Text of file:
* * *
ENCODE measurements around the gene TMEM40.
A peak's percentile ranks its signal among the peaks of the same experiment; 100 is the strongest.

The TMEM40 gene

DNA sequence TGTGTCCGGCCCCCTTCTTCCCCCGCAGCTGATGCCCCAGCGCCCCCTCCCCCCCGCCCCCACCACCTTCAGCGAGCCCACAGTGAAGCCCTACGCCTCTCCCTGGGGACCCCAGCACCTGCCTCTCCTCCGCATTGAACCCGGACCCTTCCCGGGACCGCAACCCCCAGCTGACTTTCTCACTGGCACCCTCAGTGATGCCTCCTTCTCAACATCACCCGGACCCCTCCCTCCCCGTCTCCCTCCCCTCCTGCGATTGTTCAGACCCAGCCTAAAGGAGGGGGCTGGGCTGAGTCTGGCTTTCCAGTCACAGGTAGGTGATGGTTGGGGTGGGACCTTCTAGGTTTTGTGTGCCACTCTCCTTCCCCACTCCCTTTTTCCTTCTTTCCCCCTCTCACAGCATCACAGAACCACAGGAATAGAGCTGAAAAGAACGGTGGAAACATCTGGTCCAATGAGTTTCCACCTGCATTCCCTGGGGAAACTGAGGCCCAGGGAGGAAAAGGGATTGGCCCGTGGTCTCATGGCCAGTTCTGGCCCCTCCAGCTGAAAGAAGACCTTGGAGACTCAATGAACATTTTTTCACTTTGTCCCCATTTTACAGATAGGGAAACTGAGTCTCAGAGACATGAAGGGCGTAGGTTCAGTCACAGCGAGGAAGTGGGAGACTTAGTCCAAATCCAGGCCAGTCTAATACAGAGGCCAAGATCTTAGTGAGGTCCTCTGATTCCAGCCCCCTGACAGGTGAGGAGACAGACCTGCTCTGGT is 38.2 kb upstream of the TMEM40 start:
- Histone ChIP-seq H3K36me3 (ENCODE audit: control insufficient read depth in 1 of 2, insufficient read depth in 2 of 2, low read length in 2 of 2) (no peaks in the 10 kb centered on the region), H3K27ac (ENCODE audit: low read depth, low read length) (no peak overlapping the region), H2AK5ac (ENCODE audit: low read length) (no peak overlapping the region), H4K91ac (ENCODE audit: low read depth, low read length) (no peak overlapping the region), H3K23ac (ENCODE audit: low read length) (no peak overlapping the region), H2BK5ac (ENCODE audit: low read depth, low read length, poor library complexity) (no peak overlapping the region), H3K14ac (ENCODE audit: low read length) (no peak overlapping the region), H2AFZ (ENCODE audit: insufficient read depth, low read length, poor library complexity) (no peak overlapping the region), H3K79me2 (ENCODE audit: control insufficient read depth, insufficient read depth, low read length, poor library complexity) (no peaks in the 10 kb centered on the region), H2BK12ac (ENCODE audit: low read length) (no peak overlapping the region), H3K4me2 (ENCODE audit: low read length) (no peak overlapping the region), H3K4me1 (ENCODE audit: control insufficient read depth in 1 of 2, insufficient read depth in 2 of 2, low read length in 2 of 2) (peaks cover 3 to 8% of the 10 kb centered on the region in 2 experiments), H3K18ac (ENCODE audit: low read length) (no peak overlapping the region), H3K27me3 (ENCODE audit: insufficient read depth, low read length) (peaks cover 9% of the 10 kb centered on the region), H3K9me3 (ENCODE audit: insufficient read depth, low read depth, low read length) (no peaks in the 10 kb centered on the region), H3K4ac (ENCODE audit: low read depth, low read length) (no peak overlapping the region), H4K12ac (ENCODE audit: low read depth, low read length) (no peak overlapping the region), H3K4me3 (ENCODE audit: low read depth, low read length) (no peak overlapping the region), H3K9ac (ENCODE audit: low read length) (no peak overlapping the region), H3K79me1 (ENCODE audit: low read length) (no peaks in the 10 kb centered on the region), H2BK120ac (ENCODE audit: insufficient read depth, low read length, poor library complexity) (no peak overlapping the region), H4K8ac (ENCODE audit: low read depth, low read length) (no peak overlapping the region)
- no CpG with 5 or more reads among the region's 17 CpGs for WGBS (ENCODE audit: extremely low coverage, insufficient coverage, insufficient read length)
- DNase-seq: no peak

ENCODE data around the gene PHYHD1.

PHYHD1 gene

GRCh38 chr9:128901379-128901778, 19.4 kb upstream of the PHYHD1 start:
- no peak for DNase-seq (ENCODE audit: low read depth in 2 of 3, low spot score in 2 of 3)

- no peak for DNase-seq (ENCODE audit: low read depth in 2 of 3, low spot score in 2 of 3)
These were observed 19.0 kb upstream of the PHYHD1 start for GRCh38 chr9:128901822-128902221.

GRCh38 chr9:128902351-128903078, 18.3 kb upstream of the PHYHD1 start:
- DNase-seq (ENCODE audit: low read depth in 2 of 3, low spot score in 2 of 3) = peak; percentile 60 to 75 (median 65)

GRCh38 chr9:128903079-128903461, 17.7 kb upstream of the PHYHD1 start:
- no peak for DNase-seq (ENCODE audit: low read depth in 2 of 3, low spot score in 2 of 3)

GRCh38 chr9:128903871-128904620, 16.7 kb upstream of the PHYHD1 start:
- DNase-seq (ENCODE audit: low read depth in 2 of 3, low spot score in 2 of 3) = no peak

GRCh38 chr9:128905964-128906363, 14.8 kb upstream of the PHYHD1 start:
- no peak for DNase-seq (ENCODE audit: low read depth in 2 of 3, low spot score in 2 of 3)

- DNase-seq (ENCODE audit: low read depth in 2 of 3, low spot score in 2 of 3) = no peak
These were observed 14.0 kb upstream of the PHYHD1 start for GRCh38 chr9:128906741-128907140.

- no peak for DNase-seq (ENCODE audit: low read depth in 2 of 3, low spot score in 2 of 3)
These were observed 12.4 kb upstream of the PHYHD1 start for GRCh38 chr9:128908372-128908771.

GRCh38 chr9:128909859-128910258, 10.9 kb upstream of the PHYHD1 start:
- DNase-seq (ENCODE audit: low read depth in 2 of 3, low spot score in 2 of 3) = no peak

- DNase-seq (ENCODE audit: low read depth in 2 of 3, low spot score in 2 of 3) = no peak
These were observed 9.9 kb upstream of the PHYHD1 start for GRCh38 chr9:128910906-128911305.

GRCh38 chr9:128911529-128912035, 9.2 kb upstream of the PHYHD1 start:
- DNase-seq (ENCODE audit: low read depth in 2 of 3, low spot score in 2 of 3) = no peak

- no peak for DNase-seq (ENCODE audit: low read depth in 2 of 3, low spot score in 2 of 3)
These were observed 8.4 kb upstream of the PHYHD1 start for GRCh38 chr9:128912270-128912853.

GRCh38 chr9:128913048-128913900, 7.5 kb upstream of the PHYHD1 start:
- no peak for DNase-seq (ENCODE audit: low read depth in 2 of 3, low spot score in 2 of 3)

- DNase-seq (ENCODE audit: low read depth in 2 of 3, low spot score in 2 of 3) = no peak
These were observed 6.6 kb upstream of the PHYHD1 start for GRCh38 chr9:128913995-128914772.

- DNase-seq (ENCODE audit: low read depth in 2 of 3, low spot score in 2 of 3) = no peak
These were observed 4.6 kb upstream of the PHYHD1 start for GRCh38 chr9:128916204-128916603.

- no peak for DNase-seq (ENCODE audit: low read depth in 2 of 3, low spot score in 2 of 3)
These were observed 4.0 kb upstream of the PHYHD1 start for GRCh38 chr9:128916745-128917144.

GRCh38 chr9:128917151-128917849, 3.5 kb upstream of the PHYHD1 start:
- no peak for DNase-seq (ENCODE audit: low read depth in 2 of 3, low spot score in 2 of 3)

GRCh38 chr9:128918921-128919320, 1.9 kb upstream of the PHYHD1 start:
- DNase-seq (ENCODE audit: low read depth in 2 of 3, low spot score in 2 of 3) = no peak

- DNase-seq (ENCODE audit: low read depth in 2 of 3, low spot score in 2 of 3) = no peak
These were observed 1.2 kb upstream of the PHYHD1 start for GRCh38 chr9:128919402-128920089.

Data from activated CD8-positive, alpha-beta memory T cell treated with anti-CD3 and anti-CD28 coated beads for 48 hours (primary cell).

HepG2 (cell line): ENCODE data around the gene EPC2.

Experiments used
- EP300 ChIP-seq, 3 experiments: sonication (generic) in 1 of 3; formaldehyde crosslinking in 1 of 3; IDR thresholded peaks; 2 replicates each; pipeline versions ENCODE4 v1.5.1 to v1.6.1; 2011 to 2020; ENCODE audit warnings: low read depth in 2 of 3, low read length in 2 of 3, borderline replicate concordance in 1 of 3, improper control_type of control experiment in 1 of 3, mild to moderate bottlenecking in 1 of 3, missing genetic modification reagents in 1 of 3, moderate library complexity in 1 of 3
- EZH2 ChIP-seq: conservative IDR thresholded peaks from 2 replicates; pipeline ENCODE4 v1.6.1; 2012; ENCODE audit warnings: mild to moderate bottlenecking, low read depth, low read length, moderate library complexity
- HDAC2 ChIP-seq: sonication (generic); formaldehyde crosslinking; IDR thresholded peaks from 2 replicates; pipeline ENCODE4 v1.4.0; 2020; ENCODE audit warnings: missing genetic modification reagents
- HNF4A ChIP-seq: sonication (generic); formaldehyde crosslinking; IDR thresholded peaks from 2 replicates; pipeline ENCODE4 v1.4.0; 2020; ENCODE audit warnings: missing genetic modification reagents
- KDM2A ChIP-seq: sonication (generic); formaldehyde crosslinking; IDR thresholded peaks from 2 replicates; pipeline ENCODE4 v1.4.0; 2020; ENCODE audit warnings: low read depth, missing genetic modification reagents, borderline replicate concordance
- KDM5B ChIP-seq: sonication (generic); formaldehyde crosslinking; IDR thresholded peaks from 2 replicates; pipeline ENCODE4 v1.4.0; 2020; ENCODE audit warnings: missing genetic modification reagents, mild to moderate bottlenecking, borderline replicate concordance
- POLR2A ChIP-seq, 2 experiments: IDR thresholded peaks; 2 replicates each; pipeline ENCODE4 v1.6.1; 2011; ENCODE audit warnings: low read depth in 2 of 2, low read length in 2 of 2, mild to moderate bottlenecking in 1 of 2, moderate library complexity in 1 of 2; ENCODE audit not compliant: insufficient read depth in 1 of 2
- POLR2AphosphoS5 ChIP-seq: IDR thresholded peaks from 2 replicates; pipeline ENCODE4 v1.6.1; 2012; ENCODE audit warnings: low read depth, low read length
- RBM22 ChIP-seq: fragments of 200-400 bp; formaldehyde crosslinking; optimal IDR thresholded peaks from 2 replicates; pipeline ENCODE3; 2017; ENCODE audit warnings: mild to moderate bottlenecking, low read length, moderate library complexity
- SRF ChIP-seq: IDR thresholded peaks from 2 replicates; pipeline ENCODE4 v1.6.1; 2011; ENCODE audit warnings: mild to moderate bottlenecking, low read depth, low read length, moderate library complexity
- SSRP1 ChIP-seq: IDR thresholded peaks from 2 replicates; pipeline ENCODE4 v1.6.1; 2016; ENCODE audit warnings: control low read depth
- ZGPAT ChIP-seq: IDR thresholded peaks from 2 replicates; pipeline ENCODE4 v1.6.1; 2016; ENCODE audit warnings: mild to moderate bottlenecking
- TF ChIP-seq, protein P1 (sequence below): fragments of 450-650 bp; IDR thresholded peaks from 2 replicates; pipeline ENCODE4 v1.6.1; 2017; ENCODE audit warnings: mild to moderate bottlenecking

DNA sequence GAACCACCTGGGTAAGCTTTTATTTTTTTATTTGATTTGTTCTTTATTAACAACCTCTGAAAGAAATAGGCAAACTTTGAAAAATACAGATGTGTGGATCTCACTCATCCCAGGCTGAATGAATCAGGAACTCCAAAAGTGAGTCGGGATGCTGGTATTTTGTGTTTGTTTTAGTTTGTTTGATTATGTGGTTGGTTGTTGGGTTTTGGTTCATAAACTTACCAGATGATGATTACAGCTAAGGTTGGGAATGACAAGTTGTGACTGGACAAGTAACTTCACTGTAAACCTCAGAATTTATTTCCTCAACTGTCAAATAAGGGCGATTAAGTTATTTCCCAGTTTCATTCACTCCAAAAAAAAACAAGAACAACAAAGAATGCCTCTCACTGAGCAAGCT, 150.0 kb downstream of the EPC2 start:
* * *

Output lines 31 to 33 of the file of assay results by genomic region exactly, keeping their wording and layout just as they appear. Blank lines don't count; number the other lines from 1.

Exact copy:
- DNase-seq (ENCODE audit: low read depth in 2 of 3, low spot score in 2 of 3) = no peak

- no peak for DNase-seq (ENCODE audit: low read depth in 2 of 3, low spot score in 2 of 3)
These were observed 8.4 kb upstream of the PHYHD1 start for GRCh38 chr9:128912270-128912853.